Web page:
“The club has been around 60 years. The work we produce is designed to integrate and sometimes interrupt people’s lives, so it better be good – and if you do the best work you should be given a pat on the back,” he said.
So with a new format in mind, Couzens and Ingram will be taking a fresh new approach to celebrating creativity. For a start, the MADC Award night won’t be coming back in the format that it used to run.
“Times have changed and it’s time for the way we celebrate and recognise the best Melbourne work to change too. We will still celebrate Melbourne creativity but will be simpler, cheaper and more fun,” he said.
Going about the planning of a new format, Ingram and Couzens are grateful to have the support of a well-appointed committee behind them that is committed to working on the same page. They said initially, the main test for them both has been in not knowing where the club sat in terms of relevancy to members.
“To be honest, after the MADC went silent for two years, the biggest challenge for us was in not knowing if people in the industry cared about the MADC anymore,” admitted Couzens. “But last year we held an After Party. We skipped the award show and just had a kick arse party. And it sold out in days and the night was amazing. Everyone on the night was just really happy to hang out with each other all in the one spot. This reassured us that the heart of the club is still beating.”
But they credit the survival of the club over the past few years to committee members – Nick McDonald, Tony Prysten, Tracy Proposch, Helene Nicol and Olivia Riddle, who they say, have done a “bloody outstanding job” in keeping the club relevant through the introduction of the MADC Presents nights and the continuation of MADC Raw, Ignition and the mentor program. Only being in the new presidency role for the past six months, one thing they know for sure is they don’t want to “over cook it”.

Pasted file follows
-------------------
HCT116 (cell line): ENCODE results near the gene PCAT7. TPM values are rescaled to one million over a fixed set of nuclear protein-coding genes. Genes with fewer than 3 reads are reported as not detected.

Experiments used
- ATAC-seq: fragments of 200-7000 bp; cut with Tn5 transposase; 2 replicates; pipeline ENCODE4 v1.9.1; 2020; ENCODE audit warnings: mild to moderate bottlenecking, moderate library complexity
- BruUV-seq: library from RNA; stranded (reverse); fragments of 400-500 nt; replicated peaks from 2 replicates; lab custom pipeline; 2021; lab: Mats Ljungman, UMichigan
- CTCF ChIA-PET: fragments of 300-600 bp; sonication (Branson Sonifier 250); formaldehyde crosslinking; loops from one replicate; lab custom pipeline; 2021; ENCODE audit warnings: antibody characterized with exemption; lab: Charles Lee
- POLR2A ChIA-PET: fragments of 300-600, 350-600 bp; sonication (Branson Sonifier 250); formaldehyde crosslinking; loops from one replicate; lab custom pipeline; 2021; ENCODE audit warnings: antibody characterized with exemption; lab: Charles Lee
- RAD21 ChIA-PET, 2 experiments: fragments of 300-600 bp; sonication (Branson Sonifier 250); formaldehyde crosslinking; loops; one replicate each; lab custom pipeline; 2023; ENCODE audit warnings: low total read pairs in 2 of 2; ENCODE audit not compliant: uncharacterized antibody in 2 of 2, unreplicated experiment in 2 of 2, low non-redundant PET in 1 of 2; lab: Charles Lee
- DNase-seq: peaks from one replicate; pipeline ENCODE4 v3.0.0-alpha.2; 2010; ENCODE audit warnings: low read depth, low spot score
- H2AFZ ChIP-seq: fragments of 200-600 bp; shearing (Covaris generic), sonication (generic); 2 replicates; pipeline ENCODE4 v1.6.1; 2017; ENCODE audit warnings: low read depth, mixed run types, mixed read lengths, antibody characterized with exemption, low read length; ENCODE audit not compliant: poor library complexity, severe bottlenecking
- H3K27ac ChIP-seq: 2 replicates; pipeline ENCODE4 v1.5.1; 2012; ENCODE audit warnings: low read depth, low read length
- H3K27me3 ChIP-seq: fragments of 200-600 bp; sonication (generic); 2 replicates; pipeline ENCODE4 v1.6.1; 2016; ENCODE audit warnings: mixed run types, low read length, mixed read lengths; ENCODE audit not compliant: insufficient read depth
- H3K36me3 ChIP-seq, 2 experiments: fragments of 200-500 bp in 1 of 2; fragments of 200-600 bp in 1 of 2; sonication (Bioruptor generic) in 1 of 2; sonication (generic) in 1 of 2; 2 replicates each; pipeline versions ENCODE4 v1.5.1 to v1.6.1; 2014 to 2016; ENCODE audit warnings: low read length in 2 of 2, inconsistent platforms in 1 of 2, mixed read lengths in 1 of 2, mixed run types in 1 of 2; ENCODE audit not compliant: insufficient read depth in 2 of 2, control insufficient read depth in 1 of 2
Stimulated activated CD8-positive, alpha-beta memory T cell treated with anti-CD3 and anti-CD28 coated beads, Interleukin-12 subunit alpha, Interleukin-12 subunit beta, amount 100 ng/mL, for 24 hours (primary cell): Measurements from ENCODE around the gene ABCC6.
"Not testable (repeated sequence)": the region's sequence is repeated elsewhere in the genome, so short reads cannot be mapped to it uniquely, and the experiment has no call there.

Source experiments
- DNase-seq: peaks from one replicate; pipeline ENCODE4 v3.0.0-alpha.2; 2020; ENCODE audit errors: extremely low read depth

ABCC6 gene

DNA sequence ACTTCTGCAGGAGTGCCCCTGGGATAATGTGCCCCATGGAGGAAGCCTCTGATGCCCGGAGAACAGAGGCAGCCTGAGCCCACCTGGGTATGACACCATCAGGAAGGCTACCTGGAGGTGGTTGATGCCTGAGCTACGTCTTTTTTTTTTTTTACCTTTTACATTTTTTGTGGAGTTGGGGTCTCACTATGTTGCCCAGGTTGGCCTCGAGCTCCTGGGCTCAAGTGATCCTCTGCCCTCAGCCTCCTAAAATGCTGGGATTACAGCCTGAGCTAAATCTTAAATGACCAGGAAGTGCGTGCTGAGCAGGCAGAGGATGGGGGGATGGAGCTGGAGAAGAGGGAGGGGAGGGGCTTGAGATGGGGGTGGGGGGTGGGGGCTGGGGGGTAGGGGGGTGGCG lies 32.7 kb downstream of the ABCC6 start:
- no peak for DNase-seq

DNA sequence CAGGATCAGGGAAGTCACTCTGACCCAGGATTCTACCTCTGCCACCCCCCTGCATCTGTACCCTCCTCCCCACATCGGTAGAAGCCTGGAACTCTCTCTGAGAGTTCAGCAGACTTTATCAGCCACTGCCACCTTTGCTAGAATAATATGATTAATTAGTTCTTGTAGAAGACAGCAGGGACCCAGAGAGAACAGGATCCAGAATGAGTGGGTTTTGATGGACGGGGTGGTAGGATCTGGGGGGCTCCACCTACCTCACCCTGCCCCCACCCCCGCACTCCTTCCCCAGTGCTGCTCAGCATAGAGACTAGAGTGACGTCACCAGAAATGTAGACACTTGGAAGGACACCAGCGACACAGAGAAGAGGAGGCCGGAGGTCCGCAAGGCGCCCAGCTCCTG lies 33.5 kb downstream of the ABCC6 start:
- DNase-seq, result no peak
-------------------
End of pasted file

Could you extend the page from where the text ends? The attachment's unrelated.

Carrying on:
“Having Table Tennis competitions and piss ups too often isn’t what will keep the club relevant,” says Couzens. “Basically we just want to do things that are geared towards either celebrating great work, encouraging it and importantly giving youngsters a kick-start into the industry.”
Pivotal to their decision to come on board MADC was the gratitude they both felt towards’ the clubs role in opening up doors in their careers and their desire to pass this baton on.
“Cuz and I met at RMIT university and have worked together in Melbourne in a creative partnership ever since,” Ingram explained. “It’s provided us with opportunities, friendships and adventures along the way that we couldn’t have dreamed of, and, a lot of these came about through association and connection to the MADC. We wanted to make sure that the next generation coming through the ranks had the same opportunity.”
On a social level, he encourages the next generation of creatives to simply come along and meet up with their fellow ad folk. “You never quite know who’ll you’ll bump into and where that will lead. Beyond that, if there was anyone who was curious about helping shape the future of the club the door is always open for ideas, contributions, suggestions, or better still, a seat on the committee.”